Home >industry >energy >NTPC seeks MEA’s help to revive Barh project

New Delhi: In an attempt to complete its ill-fated Barh project in Bihar, state-owned NTPC Ltd wants India’s foreign ministry to impress upon the Russian government for extending $570 million fiscal support to JSC Technoprom Export (TPE), a key equipment vendor.

The issue with the potential of becoming a diplomatic snafu is being compared to India’s delayed acquisition of refurbished ex-Soviet aircraft carrier admiral Sergey Gorshkov, rechristened as INS Vikramaditya in November 2013, which tested India’s commercial and diplomatic interests with Russia.

The first phase of the Barh project became embroiled in a controversy after India’s Central Bureau of Investigation concluded that TPE breached its contract to supply boilers for the three units of 660MW each for 2,066 crore. The government, in the interest of India’s relationship with Russia, had then brokered a compromise between NTPC and TPE. TPE has now linked the completion of the project subject to the financial support by the Russian government.

“We have a problem," a top Indian government official said, requesting anonymity.

Even as India’s largest power generation firm extracted revised deadlines in 2011 from TPE, work on the project has stopped due to lack of supplies from the Russian vendor. The utility has approached India’s power ministry to take up the matter with India’s foreign ministry for approaching the Russian government.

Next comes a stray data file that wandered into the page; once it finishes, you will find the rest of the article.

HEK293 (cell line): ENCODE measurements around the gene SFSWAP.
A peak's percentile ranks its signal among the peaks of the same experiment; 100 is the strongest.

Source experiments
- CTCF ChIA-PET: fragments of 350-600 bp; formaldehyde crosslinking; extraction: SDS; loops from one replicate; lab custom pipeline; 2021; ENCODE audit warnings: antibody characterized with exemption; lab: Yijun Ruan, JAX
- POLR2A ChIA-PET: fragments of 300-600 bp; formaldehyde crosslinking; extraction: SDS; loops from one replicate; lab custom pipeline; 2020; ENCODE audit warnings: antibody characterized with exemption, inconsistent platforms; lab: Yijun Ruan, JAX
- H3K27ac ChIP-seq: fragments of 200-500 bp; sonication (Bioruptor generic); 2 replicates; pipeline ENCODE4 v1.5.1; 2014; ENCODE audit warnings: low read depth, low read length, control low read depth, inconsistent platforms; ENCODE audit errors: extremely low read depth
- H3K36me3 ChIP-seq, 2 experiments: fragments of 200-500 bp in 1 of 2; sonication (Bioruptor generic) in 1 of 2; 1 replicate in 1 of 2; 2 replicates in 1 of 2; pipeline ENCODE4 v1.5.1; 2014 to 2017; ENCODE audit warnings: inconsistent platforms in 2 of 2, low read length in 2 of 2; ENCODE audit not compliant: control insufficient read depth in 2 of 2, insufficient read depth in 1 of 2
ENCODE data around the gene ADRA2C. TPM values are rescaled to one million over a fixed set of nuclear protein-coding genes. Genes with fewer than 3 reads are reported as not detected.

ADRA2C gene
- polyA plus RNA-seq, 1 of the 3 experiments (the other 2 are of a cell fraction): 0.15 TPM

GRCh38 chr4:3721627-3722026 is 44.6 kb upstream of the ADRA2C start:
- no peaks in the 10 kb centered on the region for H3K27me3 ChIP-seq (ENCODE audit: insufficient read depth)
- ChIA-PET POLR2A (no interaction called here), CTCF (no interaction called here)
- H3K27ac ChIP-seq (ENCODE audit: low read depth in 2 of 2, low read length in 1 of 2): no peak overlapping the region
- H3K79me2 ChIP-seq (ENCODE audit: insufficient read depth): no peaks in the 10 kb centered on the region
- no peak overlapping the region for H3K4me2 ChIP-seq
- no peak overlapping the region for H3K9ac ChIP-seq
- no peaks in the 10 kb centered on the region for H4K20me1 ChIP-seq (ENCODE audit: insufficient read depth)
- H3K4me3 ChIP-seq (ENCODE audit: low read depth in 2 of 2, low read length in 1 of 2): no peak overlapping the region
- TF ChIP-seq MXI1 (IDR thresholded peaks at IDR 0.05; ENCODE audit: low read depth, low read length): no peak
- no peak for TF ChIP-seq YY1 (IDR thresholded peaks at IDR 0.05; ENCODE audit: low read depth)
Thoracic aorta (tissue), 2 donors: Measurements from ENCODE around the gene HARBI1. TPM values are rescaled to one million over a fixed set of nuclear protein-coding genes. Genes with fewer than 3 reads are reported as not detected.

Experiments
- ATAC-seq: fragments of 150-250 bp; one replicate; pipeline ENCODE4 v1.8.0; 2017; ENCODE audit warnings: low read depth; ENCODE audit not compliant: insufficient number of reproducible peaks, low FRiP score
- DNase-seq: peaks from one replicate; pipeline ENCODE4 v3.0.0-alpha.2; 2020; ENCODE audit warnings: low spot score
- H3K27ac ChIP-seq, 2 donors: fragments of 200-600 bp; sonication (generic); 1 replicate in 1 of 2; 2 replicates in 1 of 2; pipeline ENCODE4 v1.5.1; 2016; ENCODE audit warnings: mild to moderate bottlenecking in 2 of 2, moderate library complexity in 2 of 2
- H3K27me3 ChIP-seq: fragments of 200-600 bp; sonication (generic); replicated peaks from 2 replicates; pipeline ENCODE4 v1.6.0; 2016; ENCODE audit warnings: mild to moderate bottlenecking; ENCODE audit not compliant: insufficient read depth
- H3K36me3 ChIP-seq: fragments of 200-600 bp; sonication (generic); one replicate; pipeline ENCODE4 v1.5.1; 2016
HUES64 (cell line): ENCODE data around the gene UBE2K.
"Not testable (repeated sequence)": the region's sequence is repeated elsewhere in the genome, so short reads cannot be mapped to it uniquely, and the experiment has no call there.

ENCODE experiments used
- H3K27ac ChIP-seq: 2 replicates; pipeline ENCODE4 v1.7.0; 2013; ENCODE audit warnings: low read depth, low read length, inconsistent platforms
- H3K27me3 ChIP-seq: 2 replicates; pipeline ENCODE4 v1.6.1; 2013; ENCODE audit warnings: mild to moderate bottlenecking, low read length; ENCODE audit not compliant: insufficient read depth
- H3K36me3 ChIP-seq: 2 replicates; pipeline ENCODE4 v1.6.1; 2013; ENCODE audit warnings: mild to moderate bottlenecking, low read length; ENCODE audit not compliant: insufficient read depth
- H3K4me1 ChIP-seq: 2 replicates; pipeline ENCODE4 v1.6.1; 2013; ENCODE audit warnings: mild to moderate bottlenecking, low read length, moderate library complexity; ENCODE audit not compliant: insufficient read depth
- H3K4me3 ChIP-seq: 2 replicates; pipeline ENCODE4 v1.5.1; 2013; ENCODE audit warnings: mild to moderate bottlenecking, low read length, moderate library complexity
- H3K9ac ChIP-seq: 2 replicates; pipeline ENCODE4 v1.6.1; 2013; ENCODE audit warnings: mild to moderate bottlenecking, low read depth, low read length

TPE “expressed its lack of spare internal funds and inability to arrange the same. They had further stated that their proposal for fiscal support of $570 million has been forwarded to the Government of Russia and would require approval from ministry of power, ministry of finance and ministry of trade, Government of Russia. TPE had linked ordering of bought out items with additional financing from Government of Russia and informed that they had stopped negotiations/ordering with their sub vendors due to non-availability of funds," according to documents reviewed by Mint.

This will affect the commissioning of the first stage of the project that is to have a capacity of 1,980 megawatt (MW), enough to meet around half the power demands of Delhi. According to the revised timeliness agreed upon for the Barh project, the first unit of 660MW was to be commissioned by September 2013, the second 660 MW unit by March 2014 and the third by July 2016.

Spokespersons for the foreign ministry, NTPC and TPE didn’t respond to Mint’s query emailed on Thursday. Questions emailed to Russian Federation embassy in New Delhi on Friday remained unanswered.

The Barh project has a total planned capacity of 3,300MW. Of this, the second stage of the project with a capacity of 1,320MW is being constructed by state-owned Bharat Heavy Electricals Ltd and is expected to be fully operational by September 2014.

Interestingly, NTPC’s board was ready to terminate the contract. It was only after a presidential directive that a compromise was reached after Russian President Vladimir Putin and Prime Minister Dmitry Medvedev had helped hammer out a deal with the Indian government.

The genesis of the TPE controversy dates back to February 2005 when the Russian firm won a contract to supply boilers to NTPC’s 1,980MW Barh project. But work on the project soon stalled, with TPE demanding more money for the equipment citing higher steel prices.

The Russian firm wanted an extension and removal of the 20% cap on price escalation. TPE had allegedly violated the terms of the contract by engaging an agent, Raveena Associates.

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